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  Tim O'Shea

Tim  O'Shea

Player Profile

Head Coach

Alma Mater:
Boston College '84

Head Coach Tim O'Shea

Tim O'Shea came to Athens on March 29, 2001 and vowed to take the Ohio men's basketball program to the next level. After the 2004-05 season marked one of the most memorable runs in school history - including a Mid-American Conference Tournament crown and a scare of Southeastern Conference champ Florida in the NCAA Tournament in 2005 - Bobcat fans found out exactly what that next level is all about.

In just six years, O'Shea has become the architect of an Ohio program that has made an impact within the MAC and on a national level. The last three seasons alone, O'Shea's Bobcats have compiled 59 wins, captured a MAC title and been named college basketball's "It" team by ESPN.Com.

O'Shea's first season on the sidelines at Ohio was highlighted by victories over DePaul and powerhouse North Carolina in Chapel Hill on national television. Then, in his second season at the helm, O'Shea led the Bobcats to a regular-season victory over Virginia and a spot in the MAC Tournament semifinals after the team posted a 12-6 conference record.

Following the 2002-03 season, standout forward Brandon Hunter became the first Bobcat selected in the NBA draft since 1995 when the Boston Celtics nabbed the Ohio big man in the second round. A year later, O'Shea faced the daunting task of replacing Hunter, leading sixth-man Sonny Johnson and three-point sharpshooter Steve Esterkamp. The 2003-04 Bobcats slipped to a 10-20 record, but bounced back the in 2004-05 for their memorable run to the NCAA Tournament.

The 2004-05 Bobcats captured significant non-conference victories against San Francisco, Butler and Detroit, then won 11 of their last 15 contests down the stretch. O'Shea kept the troops on task as they carried that momentum over to a four-game sweep of the competition in the MAC Tournament. The run ended in the first round of the NCAA Tournament against Florida, but the `Cats didn't go down without a fight, as they nearly overcame a 20-point second-half deficit.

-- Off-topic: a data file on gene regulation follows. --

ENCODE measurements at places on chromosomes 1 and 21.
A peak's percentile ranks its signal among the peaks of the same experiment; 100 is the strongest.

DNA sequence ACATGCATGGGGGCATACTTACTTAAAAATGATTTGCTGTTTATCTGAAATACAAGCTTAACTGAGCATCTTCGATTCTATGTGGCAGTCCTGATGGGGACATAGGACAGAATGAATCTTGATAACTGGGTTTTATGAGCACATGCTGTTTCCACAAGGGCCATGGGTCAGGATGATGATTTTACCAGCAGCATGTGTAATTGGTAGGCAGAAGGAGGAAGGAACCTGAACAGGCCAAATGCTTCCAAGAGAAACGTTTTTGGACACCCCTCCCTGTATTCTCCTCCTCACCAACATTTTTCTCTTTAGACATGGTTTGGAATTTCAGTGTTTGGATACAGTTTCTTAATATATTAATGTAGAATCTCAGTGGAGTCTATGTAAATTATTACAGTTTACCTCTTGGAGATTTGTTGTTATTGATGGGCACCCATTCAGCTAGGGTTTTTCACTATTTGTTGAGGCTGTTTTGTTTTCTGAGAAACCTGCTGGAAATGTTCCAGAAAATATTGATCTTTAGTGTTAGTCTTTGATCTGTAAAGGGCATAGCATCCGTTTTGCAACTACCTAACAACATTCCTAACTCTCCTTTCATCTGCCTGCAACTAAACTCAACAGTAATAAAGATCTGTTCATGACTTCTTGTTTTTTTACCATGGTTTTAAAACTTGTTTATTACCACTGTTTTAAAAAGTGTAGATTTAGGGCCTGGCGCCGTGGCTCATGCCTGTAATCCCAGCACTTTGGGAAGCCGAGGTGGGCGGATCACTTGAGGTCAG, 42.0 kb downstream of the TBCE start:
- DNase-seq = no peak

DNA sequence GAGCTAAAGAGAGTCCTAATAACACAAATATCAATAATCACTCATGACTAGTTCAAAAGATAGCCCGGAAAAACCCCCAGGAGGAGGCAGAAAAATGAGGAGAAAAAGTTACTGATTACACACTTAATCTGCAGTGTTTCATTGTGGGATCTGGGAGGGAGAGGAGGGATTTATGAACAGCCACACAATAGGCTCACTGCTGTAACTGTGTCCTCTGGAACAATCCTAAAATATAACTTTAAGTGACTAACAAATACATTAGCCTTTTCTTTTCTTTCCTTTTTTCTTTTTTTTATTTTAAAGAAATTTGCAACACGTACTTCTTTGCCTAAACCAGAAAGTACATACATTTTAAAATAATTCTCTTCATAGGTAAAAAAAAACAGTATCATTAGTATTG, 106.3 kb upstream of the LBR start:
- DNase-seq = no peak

Ohio opened 2005-06 as with the moniker of collegiate hoops' "It" team and compiled 19 victories before falling to eventual league champion Kent State in the MAC Tournament semifinals. In the past two seasons the Bobcats have registered impressive victories against Cincinnati, Marist, Rhode Island, Samford and St. Joseph's and nearly upset Kentucky and Louisville.

The players O'Shea has coached at Ohio have proven to become winners in the classroom, as well. Twenty-Two of the 23 student-athletes who have completed their eligibility under O'Shea during their senior seasons have graduated.

His commitment to excellence, on and off the floor, is a product of the lessons he learned at several other Division I institutions. O'Shea's head coaching career began after extensive experience as an assistant in the Ivy League, Atlantic 10 and Big East.

O'Shea began his work on the bench as a graduate assistant at the University of Rhode Island and Boston College. His first full-time appointment came later that year at Yale, where he spent the next two seasons.

The next stop for O'Shea was a spot on Al Skinner's staff at Rhode Island. He spent nine seasons at URI, playing a key role in the Rams earning two NIT and two NCAA Tournament berths. A notable O'Shea recruit during this stint was current NBA star Cuttino Mobely.

In the spring of 1997, O'Shea returned to his alma mater. In four seasons at Boston College, O'Shea helped build the Eagles into the Big East regular-season and tournament champions in 2000-01. BC posted a 27-5 record and earned a No. 3 seed for the NCAA East Regional and finished with a No. 9 ranking in the Ratings Percentage Index (RPI) just two years after being ranked 246.

O'Shea was no stranger to success in the BC locker room. After earning All-America accolades at Wayland (Mass.) High School, O'Shea played for some of the most successful squads in Boston College history. The Eagles won two Big East regular-season titles and earned four postseason tournament berths during his career. In his four years, BC advanced twice to the NCAA Tournament's "Sweet 16" and once to the "Elite Eight".

O'Shea earned a bachelor's degree in communications with a minor in English from Boston College in 1984, then added a master's degree in counseling/psychology from BC two years later.

He and his wife, Elizabeth, have an nine-year-old daughter, Madeleine.